GRID Autosport – Online Class of 2020

The online patch has now arrived on Nintendo Switch! I’ve been playing it for a few weeks now, and thought it was a good time to do another writeup on it with the game currently on sale in Nintendo’s eShop Multiplayer promotion. You can read more about the game itself in my previous writeup here, but this one will be strictly about the online. Who’s ready to drive safely and considerately into the first corner with me? Nah? Okay well, I’ll spend the next few paragraphs catching you up.

u wot m8

In the brand new “Online” menu addition you have options for Quick Race, joining a friends race, and custom cups with your own set of rules. Apart from custom cups with 1 person, the most success I’ve had in finding games so far has been the Quick Race event. This is a randomised series that can give you any kind of mode, track, or car. It’s quite a fun format and forces you to adapt to new cars and tracks constantly, which can turn the tables and bring about new winners each race. It’s quite a nervous run to the first corner when you’re not sure how your car is going to control. I’ve found a lot of success braking slightly earlier while everyone goes wide off the track.

The online is quite feature-rich, but an odd thing missing is the ability to add people or block people. For some reason, nobody you play online with shows up in “recently played with” list on the Switch itself. Do these people really exist? Is this just a simple oversight from people making their first online Switch game? There is however a nice feature some other games don’t have, the ability to name yourself in the game. Instead of quitting to the main Switch menu you can just do it in the game without rebooting everything. I’ve seen some people get creative and make their name their Switch friend-code. Yep, there’s more than 10 characters allowed too, exciting times.

Online racing is limited to 8 people per lobby but it has been nice to see people from so many different countries, as your flag is displayed next to your name. I’ve had some lobbies where all 8 players were from different countries, it feels pretty wholesome. I haven’t seen many other genres of videogame bring vastly different people together like this.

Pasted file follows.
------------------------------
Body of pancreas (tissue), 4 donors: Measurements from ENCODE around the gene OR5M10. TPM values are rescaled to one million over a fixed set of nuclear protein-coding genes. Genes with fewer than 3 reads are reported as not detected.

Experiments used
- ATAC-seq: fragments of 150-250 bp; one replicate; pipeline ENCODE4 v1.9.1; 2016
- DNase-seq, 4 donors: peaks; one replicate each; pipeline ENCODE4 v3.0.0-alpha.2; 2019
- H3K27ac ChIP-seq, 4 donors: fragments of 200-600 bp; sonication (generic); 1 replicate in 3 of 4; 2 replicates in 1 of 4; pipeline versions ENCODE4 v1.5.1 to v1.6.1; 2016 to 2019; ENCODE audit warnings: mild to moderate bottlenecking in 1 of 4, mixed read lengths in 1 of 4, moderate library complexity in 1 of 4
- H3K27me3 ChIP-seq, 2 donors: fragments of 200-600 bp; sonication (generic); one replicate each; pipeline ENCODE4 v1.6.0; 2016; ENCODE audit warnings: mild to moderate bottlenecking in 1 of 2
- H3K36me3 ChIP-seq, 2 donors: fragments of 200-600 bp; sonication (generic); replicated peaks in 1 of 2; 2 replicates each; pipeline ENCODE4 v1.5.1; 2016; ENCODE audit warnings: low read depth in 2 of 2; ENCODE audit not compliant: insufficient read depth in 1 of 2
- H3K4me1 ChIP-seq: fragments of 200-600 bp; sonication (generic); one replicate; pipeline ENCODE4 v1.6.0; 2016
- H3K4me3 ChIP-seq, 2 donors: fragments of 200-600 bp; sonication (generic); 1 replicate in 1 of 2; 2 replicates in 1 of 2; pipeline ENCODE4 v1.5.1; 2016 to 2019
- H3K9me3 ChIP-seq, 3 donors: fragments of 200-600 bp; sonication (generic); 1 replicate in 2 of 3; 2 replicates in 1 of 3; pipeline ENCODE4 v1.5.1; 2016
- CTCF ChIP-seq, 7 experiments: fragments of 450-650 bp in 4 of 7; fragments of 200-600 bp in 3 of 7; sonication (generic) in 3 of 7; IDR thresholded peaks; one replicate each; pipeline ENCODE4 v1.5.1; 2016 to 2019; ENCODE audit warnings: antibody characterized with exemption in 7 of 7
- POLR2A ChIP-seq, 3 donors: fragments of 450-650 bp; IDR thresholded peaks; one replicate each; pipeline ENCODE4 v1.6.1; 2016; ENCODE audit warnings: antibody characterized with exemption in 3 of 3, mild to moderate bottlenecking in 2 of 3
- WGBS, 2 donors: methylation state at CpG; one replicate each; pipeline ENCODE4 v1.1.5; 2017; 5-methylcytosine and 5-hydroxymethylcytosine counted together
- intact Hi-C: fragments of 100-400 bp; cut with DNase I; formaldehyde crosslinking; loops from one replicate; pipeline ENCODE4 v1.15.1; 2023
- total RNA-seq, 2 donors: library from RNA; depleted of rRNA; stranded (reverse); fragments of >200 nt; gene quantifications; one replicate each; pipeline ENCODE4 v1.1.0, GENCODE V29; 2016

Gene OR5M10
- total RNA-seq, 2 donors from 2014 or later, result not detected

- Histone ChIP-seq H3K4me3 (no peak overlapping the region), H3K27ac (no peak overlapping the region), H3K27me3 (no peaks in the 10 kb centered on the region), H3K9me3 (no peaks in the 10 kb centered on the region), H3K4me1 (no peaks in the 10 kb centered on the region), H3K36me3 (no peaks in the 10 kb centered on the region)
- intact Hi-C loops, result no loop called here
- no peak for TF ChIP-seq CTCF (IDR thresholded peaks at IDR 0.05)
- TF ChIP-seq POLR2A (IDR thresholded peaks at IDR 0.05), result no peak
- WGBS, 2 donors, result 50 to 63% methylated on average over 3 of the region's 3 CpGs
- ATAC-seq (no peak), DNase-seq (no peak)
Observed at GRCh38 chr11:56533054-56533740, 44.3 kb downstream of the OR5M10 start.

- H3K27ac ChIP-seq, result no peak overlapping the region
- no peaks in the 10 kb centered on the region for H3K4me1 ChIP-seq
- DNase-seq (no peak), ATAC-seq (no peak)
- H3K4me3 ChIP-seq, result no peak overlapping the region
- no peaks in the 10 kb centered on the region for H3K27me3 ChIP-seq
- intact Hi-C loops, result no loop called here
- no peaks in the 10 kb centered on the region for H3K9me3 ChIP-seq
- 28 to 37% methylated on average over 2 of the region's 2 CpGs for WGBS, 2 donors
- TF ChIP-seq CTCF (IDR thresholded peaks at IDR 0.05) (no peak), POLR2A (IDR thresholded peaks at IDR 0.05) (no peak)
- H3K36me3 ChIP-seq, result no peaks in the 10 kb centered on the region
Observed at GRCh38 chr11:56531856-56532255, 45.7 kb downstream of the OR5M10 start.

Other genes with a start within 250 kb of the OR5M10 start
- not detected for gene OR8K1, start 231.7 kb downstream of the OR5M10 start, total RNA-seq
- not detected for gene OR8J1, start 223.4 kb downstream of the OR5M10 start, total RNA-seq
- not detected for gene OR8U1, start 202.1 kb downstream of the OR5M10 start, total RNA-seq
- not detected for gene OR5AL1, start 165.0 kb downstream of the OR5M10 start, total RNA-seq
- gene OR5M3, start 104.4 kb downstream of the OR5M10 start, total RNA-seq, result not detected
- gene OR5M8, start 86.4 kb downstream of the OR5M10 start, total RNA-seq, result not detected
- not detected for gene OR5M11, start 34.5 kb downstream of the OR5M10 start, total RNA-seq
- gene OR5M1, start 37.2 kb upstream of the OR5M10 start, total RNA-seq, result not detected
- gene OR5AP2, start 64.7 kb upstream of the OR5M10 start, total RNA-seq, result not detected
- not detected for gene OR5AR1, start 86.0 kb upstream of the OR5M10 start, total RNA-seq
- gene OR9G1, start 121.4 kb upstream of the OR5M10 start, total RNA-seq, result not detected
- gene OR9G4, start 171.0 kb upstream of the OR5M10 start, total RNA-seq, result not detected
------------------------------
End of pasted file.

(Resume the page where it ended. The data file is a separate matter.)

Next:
world peaceI’m not tryna brag with those points…. it just happens when you play a long session. You start at 0 when you enter the lobby and just accumulate them until you stop playing. All they really do is decide your grid position, which admittedly helps to avoid crashes on the first corner. Another tip is that you’ll get a better launch off the start with traction control off. With the Pro Controller’s 100% throttle it’s a little hard to control corner exits, but I find the slower cars the most manageable and worth the good start.

In terms of lag I haven’t had too many issues, just a couple of cars like THIS that jump around, and one or two disconnections.

It’s been smooth for the most part and the biggest challenge is just giving other drivers space and avoiding crashes. Please brake at the first corner and drive respectfully… it’s very easy to crash into people and proves nothing but your lack of skill. Of course, there’s nothing wrong with having a good crack as well.

A bizarre feature that seems to break the space-time continuum is the ability to use 3 rewinds per race. Wait… rewind time in real-time with other players online, how is this possible? It simply acts as a way to “reposition” your car a little bit further back with all four wheels on the road. You will lose quite a few seconds of time, but it’s worth it to keep your car on the road in one piece. I mostly use this just to get rid of any damage caused in a crash, and it’s especially helpful in the first corner. I didn’t actually know this existed for a few days and mostly try to avoid it, but it’s definitely better to use this than sit out of the race. Most of the Quick Race events have damage turned on which would be a disaster without this feature.

The crowds are out in full force for the 2020 season, it’s a nice way to pretend that the world is functioning. Grid Autosport initially came out in 2014 on older platforms, then was released again on Switch last year by Feral Interactive who have taken the game to new heights. One of the nicest things about the online is the balance, I’m just a medium-skilled racer myself and I’ve managed to win a lot of races, and occasionally raced some people who wiped the floor with me which I respected. GRID Autosport now includes support for Labo, the Hori Switch racing wheel, as well as the GameCube controller for analog throttle. Unfortunately it doesn’t show you other’s people’s assists or control methods online with a gold wheel like Mario Kart, but the options are plentiful.

GRID Autosport was already worth buying for the single player variety and Switch optimisations, but now the online mode has really delivered something special. If you like realistic racing this is the best racing game on Switch. It’s a complete package now and I hope to see more people of all skill levels online. If you want to see more footage I captured an hour of gameplay here, and feel free to drop by my stream at This appears to be the last update for the game, but with a fairly cheap price, great gameplay, potential physical version on the way, and an active community we can keep it going. Keep your foot on the pedal and stay in the fight, you got this.

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